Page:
The invention will bebetter understood after reading the following detailed description of specific embodiment thereof with reference to the appended drawings wherein:

FIGURE 1 is a simplified perspective view of an environmental test chamber and a vibration exciter with portions broken away to show details of the arrangement for coupling the two in accordance with the invention;

FIGURE 2 is a schematic diagram of the coupling arrangement of FIGURE 1 showing the auxiliary pumping system required;

FIGURE 3 is a top plan view of the extension of the table of the exciter with its housing;

FIGURE 4 is a side elevational view of the structure of FIGURE 3 showing the duct openings for connecting the pumping system; and

FIGURE 5 is a partial sectional view taken along line 5-5 in FIGURE 3.

, Referring now to the drawings wherein the same reference numerals are used throughout to designate the same or equivalent parts, an environmental test chamber with a duct 11 for coupling it to evacuation equipment (not shown) is shown coupled to a vibration exciter 12. The chamber 10 has an access door 13 provided with an observation panel 14.

The exciter is of the electrodynamie type having a body 15 and a driven table 16 (see FIGURE 5). The body 15 is entirely enclosed in its own housing and the annular space between the body and table 16 is sealed by a rubber or other suitable diaphragm 17. As shown, this diaphragm extends over the entire top of the table 16 and is reinforced by a stainless steel plate 13. In a typical construction the table 16 is made out of aluminum or magnesium for lightness in weight and provided with a plurality of steel mounting bushings 19. The exciter body 15 is mounted on a trunion base 20, best seen in FIGURE 2.

The exciter as described so far is conventional. In accordance with the invention the table 16 is extended by means of a removable extension 21 also fabricated from a light metal. To further reduce its weight it may be suitably cored in known manner. The extension is provided with through bolt holes 22 which mate with the bushings 19 in the table 16. Bolts 23 provided with protective washers 24 engage the shoulders 25 in the holes 22 to secure the extension to the table 16. The upper ends of holes 22 are enlarged to receive an insert 26 of harder material such as steel which has internal threads to receive a set of steel mounting bushings 27. Metal retaining rings 28 enclosing O-rings 29 are disposed under the heads of the bushings to seal off the holes 22 from the interior of the test chamber 10. The diameter of the extension is stepped at 30 for a reason to be explained later.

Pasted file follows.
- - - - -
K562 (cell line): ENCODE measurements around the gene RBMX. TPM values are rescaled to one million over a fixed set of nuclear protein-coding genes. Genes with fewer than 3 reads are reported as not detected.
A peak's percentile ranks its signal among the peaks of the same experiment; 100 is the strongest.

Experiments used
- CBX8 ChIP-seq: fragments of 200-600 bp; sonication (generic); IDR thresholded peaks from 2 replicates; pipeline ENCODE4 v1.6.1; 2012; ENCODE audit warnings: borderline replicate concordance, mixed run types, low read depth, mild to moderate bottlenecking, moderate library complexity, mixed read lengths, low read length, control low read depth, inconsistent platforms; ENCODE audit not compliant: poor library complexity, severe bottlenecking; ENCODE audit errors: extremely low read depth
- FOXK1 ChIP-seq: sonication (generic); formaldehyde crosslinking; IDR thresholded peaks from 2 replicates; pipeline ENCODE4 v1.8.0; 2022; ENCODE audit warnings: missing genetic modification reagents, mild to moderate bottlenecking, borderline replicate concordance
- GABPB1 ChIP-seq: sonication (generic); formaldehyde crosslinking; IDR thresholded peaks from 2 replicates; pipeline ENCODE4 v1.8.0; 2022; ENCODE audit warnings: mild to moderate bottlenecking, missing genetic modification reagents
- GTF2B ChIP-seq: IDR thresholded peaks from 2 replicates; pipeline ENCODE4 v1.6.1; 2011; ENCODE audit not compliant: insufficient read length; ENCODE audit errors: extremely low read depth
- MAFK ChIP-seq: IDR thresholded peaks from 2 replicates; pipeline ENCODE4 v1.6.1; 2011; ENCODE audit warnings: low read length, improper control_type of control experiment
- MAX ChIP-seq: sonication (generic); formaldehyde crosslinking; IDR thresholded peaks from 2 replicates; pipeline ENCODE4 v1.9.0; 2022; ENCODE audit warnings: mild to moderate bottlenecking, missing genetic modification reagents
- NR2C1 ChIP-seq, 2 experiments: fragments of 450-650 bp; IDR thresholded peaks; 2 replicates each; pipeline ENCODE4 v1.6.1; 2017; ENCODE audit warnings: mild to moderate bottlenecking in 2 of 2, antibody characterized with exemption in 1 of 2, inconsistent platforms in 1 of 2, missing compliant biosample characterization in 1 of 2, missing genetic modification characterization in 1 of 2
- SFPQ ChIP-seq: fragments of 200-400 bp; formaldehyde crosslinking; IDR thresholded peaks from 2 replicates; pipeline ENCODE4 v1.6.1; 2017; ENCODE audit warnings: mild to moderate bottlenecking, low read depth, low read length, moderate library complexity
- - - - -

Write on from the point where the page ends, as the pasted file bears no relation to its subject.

A stainless steel adapted flange 31 is welded directly into a precut hole in the wall of chamber 10. The cylindrical shape reinforces the opening in the chamber wall so as to maintain its structural integrity. The adapter flange is relieved as necessary (see FIGURE 4) to clear the ports 32, 33, 34 and 35 on the housing 36. The housing 36 is preferably machined from a stainless steel casting. It is made with a removable partition 37 held in place by bolts 38 in order to facilitate machining and polishing of all surfaces exposed to high vacuum. An internal flange ring 39 is welded to the adapter flange 31 for attaching the housing 36. Over size bolt holes 40 permit easy alignment of the housing 36 with the extension 21 of the table. Two O-ring or packing seals 41 and 42 extend around the entire housing 36 under the flange ring 39 as shown. In addition,

a metal ring with O-rings 43 and 44 is placed under each of the bolts 45 to isolate the test chamber from bolt threads and other possible sources of excessive outgassing.

It will be seen that the upper wall 46 of the casting is provided with an opening 47 for receiving the enlarged diameter portion of the extension 21 with a small gap 48 therebetween. The wall-to-wall dimension of this gap is made substantially less than the mean free path of gas molecules at pressures of the order of a small fraction of a millimeter of mercury.

Assuming that the mean free path of the air molecules is given by the equation Where L=the mean free path p zatmospherie pressure p=operating pressure it will be seen that the mean free path is 53.2 cm. at l l mm. of Hg and 532 cm. at 1X10 mm. of Hg. The flow will be molecular if L exceeds the wall-to-wall dimension by a factor of 10. A wall-to-wall dimension tension 21 with a small gap 50. The wall-to-wall dimension of gap 50 is preferably of the same order of magnitude as the dimension of gap 48 and may, in fact, be of the same size.

A flexible rubber or other elastomeric sealing ring 51 is bolted to the lower edge of the housing 36 for joining it to the exciter body with an hermetic seal. The reason for making ring 51 resilient or flexible is to isolate the wall of the chamber 10 from vibrations developed in the exicter body 15.

It will be seen that the housing 36 with its upper wall 46 and partition 37 cooperate with the extension 21 of the exciter table to form two annular compartments 52 and 53 adjacent and remote from the chamber 10, respectively. Compartment 52 communicates with ports 32 and while compartment 53 communicates with ports 33 and 34. These ports are provided in pairs on both sides of the housing 36 for a number of reasons among which are: convenience in installation of the necessary pumping equipment, facility for paralling pumping equipment for improved performance, and means for connecting instrumentation. For the purpose of the ensuing discussion it may be assumed that ports 34 and 35 are appropriately sealed.